« Reply #15 on: April 24, 2018, 09:42:49 AM »
Amazon's ability to police for fake reviews is actually going downhill.  I'm seeing more fake reviews for products this year than I ever have before, and they've been flooding almost every product category I've been looking at for the last several months.  For what it's worth, about half my online shopping is at Wal-Mart these days.  They often have the same or a similar product for a cheaper price than Amazon does, and it's free two-day shipping for much of what they have.  Prime just can't compete with that.


Offline David VanDyke

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Re: How merchants use Facebook to flood Amazon with fake reviews
« Reply #16 on: April 24, 2018, 09:48:00 AM »
I don't understand why these companies buy fake reviews. The fake ones will convince people to buy AT first. But if the product isn't up to par, then the one stars will come in and people aren't going to buy the product. Why invest all that money in fake reviews instead of making a good product?

A good product sells itself. It really does.

All you have to do is look at the testimony of legitimate sellers to see the effects. Bad products steal sales from good products that get swamped in the tide of fake reviews. Good products may succeed in the long run, but in the short run they can take a lot of hits or even be driven out of business by fake imitators with fake reviews, because first-time buyers get lies instead of truth.


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Online Edward M. Grant

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Re: How merchants use Facebook to flood Amazon with fake reviews
« Reply #17 on: April 24, 2018, 09:56:42 AM »
Amazon's ability to police for fake reviews is actually going downhill.

It's much easier to create fake reviews than get them taken down. It's really that simple.

All of these online review systems assume that the vast majority of users are honest and helpful. When enough users aren't, the whole system collapses.

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Re: How merchants use Facebook to flood Amazon with fake reviews
« Reply #18 on: April 24, 2018, 10:00:48 AM »
Re this bit of the article linked in the OP ...

Quote
DiResta found that many of the Facebook accounts had no friends on the social network. Their only Facebook posts were about cheap products, and their profile pictures included stock photos. A reverse image search on SC Li's profile photo, of a man on a beach, for example, revealed a stock photo called "seaside man" that appeared on various Chinese-language lifestyle websites, an indication of a fake profile.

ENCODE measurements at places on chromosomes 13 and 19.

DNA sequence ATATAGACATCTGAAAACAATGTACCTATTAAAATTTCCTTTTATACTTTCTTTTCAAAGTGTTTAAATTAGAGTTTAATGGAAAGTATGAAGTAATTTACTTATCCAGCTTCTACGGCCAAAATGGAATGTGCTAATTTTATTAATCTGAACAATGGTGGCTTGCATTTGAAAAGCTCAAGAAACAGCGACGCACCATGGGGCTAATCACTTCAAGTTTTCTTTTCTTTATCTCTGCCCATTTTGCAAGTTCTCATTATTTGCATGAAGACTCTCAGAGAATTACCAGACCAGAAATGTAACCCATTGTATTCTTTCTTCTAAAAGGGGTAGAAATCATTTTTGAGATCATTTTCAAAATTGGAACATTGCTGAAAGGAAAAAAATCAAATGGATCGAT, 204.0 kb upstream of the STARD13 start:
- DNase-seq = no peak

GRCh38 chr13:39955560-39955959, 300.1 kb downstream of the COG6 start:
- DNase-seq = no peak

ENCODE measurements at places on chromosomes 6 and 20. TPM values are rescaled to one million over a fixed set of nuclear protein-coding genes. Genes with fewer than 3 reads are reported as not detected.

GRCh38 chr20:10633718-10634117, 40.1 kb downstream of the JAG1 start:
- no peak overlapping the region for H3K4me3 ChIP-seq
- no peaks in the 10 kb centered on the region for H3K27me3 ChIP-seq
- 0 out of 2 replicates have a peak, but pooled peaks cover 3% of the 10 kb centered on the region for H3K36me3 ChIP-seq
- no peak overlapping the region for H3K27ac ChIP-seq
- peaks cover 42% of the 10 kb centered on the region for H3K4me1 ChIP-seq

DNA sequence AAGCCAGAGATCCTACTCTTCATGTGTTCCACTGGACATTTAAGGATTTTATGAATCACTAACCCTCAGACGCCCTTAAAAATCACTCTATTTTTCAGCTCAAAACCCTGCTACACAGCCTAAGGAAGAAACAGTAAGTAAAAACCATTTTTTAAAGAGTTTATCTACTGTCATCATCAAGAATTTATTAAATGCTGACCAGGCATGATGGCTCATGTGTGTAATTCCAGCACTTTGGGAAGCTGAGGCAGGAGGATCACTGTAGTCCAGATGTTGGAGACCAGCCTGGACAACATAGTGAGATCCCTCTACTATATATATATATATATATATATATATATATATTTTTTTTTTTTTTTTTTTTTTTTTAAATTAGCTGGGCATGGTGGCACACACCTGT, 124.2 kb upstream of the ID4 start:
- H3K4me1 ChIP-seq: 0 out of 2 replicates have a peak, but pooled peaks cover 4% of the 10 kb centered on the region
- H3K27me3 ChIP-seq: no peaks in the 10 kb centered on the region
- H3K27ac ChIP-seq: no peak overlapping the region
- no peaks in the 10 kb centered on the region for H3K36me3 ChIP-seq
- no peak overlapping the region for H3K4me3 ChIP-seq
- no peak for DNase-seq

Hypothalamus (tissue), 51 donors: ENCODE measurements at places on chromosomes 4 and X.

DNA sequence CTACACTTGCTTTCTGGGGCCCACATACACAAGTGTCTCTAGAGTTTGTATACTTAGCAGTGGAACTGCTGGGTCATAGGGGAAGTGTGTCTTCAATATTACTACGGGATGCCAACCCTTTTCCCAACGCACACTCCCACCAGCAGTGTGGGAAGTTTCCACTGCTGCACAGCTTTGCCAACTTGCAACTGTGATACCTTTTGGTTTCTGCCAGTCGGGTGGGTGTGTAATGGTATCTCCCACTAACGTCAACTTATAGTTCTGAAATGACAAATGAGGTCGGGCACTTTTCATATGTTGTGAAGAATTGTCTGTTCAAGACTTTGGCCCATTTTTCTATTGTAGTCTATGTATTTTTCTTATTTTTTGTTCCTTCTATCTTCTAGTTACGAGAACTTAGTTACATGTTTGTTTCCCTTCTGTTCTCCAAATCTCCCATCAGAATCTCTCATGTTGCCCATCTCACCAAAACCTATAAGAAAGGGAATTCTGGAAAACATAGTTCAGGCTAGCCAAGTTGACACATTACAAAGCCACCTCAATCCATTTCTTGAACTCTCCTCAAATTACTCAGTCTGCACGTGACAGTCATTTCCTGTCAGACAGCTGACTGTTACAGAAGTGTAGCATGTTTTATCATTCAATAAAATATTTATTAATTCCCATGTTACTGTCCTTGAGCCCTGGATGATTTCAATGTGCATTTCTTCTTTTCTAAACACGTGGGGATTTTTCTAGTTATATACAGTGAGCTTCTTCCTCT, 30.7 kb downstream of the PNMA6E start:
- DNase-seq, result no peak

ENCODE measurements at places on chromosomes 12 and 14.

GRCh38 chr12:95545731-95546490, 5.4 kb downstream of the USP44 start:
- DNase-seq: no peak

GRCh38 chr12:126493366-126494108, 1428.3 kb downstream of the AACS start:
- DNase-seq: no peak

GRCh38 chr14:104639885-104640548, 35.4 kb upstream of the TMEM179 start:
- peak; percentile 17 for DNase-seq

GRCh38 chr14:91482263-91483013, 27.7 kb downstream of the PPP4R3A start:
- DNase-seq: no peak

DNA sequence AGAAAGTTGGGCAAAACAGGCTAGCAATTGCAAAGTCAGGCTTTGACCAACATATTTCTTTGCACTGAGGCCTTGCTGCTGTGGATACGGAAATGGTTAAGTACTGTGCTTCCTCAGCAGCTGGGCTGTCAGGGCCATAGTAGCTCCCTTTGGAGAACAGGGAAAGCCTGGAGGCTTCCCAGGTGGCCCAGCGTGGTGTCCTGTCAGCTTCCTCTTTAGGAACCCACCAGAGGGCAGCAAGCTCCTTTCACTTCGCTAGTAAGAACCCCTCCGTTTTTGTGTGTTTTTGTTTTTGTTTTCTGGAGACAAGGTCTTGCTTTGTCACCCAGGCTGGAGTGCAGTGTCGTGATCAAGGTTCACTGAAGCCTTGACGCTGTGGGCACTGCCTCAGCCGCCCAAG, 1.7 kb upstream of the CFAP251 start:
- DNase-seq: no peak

... I heard a Facebook higher-up interviewed on National Public Radio this morning, and she mentioned in passing that the company's automated systems are now identifying and deleting 1 million fake accounts at the time of creation ... every day. A little indication of the scope of the problem.

Sent from my SM-G930V using Tapatalk


Online Edward M. Grant

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Re: How merchants use Facebook to flood Amazon with fake reviews
« Reply #19 on: April 24, 2018, 10:18:04 AM »
I've noticed that the number of scammers trying to post comments to my blog has dropped at least 90% in the last year or so. They've presumably found that Facebook is far more useful to them than blogs.

Online dgaughran

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Re: How merchants use Facebook to flood Amazon with fake reviews
« Reply #20 on: April 24, 2018, 05:15:24 PM »
While Amazon undoubtedly has problems with reviews, this article is based on data from ReviewMeta which is incredibly flawed and completely inaccurate.

We discussed it a couple of years ago here and weren't impressed: http://www.kboards.com/index.php/topic,242075.0.html

I blogged about it today: https://davidgaughran.wordpress.com/2018/04/24/psa-reviewmeta-is-not-accurate/

And if you read the comments on my post, you'll see the other service which this article was largely based on (Fakespot) is equally problematic.

Somewhat hilariously, they both agree that I have fake reviews, but disagree on which books (or even how many I have, which might tell you something here...).
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Offline writerlygal

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Re: How merchants use Facebook to flood Amazon with fake reviews
« Reply #21 on: April 24, 2018, 05:42:05 PM »
Although what you say is quite true, I think references to the First Amendment are a reflection of American attitudes towards free speech. We tend to have a more open attitude towards it than they do in some other countries, where people will often tolerate restrictions on free speech not just by government, but by other institutions and entities.

This is true. The US has historically celebrated the rights of the Free press/media, which is very much tied into the First Amendment inasmuchas the government remaining hands off on regulating what content can be published by the media as opposed to some other countries which have more state sanctioned or endorsed media. There are also very defendant-friendly defamation & libel laws in the US compared to many countries including parts of Europe that have incredibly plaintiff-friendly ones. In the US most people are allowed to say & publish things w/ much less fear of civil liability bc the laws that are influenced by the First Amendment protect the speaker or publisher much moreso than in other countries. I do see these things as closely related issues & based on a generally distinctive American attitude towards free speech due to the importance of the First Amendment which other countries do not have.
« Last Edit: April 24, 2018, 05:46:16 PM by writerlygal »